Fujifilm XF 55-200mm F3.5-4.8 R LM OIS review
Photographic Tests (continued)
In normal shooting, you'll see essentially no distortion from the XF 55-200mm, with straight lines towards the edge of the frame looking perfectly correct. You'll also see this with RAW files processed through RAW File Converter EX (Fujifilm's version of SilkyPix that's bundled with X system cameras), Adobe Camera Raw and Capture One at its default settings. However you can turn off distortion correction in Capture One, at which point it becomes clear that this geometric perfection is due to the X system's integrated software distortion correction.
With distortion correction disabled, images from the XF 55-200mm show a small degree of pincushion distortion at all focal lengths. It's never huge, though, and not obviously worse than you might get from a typical SLR telephoto zoom. The rollover below illustrates this in the middle of the zoom range; distortion is fractionally weaker at 55mm and stronger at 200mm, but not by much.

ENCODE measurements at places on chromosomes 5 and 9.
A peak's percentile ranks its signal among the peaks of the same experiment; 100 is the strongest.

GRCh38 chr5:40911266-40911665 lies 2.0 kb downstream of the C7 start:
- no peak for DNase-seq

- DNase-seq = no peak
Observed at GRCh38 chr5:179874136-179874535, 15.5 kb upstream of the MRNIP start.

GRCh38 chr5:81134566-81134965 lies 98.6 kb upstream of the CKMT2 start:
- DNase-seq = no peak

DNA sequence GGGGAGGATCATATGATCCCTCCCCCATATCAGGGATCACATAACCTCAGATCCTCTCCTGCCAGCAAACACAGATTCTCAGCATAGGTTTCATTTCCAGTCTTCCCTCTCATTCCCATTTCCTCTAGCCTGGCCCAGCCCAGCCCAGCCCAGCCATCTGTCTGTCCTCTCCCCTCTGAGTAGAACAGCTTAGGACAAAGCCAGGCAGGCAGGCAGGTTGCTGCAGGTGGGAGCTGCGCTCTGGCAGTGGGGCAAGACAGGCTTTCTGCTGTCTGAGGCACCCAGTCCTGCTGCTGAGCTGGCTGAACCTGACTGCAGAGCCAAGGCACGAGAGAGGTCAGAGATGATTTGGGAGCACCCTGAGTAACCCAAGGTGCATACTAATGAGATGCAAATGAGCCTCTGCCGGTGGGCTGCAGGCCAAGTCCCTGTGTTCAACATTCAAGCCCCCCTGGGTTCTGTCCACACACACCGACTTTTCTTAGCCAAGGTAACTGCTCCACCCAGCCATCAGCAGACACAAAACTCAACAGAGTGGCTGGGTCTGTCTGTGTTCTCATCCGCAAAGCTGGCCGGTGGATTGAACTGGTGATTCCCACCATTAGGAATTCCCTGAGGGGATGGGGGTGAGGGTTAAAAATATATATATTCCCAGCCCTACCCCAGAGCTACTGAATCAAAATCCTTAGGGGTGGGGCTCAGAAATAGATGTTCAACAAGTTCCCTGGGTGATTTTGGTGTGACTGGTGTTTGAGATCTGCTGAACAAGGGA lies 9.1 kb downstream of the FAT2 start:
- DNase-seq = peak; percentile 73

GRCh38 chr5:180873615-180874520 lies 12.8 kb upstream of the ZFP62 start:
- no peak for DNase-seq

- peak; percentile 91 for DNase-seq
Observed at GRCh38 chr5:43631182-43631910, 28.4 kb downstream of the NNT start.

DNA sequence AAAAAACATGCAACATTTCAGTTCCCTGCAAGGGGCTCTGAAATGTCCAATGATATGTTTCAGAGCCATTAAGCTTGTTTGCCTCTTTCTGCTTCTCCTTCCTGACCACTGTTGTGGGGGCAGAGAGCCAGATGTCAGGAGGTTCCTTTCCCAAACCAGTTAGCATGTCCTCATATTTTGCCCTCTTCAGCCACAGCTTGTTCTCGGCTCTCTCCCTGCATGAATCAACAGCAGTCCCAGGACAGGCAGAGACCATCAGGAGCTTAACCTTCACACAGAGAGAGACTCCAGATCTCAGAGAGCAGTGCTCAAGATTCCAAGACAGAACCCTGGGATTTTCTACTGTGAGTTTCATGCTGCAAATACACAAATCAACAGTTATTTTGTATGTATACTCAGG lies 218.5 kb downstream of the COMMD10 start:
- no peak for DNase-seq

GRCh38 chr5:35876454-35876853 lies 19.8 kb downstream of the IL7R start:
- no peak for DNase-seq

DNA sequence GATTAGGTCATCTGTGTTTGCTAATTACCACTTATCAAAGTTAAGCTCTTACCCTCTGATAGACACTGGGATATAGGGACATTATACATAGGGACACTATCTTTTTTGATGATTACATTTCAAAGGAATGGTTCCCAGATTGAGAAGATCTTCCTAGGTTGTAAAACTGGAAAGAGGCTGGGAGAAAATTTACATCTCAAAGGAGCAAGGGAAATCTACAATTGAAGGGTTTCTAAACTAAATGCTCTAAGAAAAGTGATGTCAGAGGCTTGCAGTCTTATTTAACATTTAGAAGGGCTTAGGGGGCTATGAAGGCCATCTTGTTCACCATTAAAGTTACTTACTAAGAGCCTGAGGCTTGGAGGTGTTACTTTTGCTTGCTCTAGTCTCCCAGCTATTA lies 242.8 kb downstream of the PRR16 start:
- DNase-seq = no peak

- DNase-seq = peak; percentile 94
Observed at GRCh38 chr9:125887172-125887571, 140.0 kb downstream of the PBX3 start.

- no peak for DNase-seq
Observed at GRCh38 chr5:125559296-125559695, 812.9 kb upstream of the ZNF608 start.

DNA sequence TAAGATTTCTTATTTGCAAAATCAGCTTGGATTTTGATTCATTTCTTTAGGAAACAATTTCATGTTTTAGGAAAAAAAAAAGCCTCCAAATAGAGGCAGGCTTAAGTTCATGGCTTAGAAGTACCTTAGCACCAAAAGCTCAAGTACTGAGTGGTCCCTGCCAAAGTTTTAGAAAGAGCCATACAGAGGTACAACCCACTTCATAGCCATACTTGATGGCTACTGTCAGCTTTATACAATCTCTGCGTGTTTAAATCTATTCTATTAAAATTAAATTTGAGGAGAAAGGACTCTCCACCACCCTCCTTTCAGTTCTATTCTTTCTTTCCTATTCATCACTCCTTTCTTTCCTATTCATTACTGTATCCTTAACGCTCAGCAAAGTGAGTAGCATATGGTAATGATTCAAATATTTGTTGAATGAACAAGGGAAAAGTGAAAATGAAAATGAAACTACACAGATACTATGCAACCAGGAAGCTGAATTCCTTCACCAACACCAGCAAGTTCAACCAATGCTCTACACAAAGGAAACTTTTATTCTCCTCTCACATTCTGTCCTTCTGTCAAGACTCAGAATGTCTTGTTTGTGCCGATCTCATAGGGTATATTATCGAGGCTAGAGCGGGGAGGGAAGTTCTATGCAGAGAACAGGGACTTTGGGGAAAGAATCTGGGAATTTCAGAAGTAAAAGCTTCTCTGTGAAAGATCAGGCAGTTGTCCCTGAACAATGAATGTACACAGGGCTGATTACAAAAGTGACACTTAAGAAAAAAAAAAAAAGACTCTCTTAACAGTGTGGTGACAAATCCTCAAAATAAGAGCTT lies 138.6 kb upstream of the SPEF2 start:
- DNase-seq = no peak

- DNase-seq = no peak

|95mm, Distortion Corrected||95mm, Distortion Uncorrected|
One consequence of this is approach that, because the correction algorithm slightly 'stretches' the centre of the frame, the uncorrected version looks sharper if you view it at 100%. This can be seen from the crops below. So if you're after the very sharpest results and distortion isn't a problem, it might be worth turning the correction off. Note though you need to look very closely at your images, or make huge prints, for this to really matter.
|Camera JPEG, 100% crop||Uncorrected RAW conversion, 100% crop|
The story for vignetting is essentially the same as for distortion. In normal shooting you'll never notice it, because the camera's JPEG engine removes it automatically, as do RAW File Converter EX and Adobe Camera RAW. But Capture One doesn't, which means we can see how the lens itself behaves.
The lens shows some vignetting wide open at all focal lengths, but again, it's not unduly strong. It's most pronounced when shooting wide open at the long end, where there's visible, but far from excessive shading towards the edges and corners of the frame. In the rollover below we're comparing the out-of-camera JPEG with a Capture One RAW conversion that has neither vignetting nor distortion correction applied.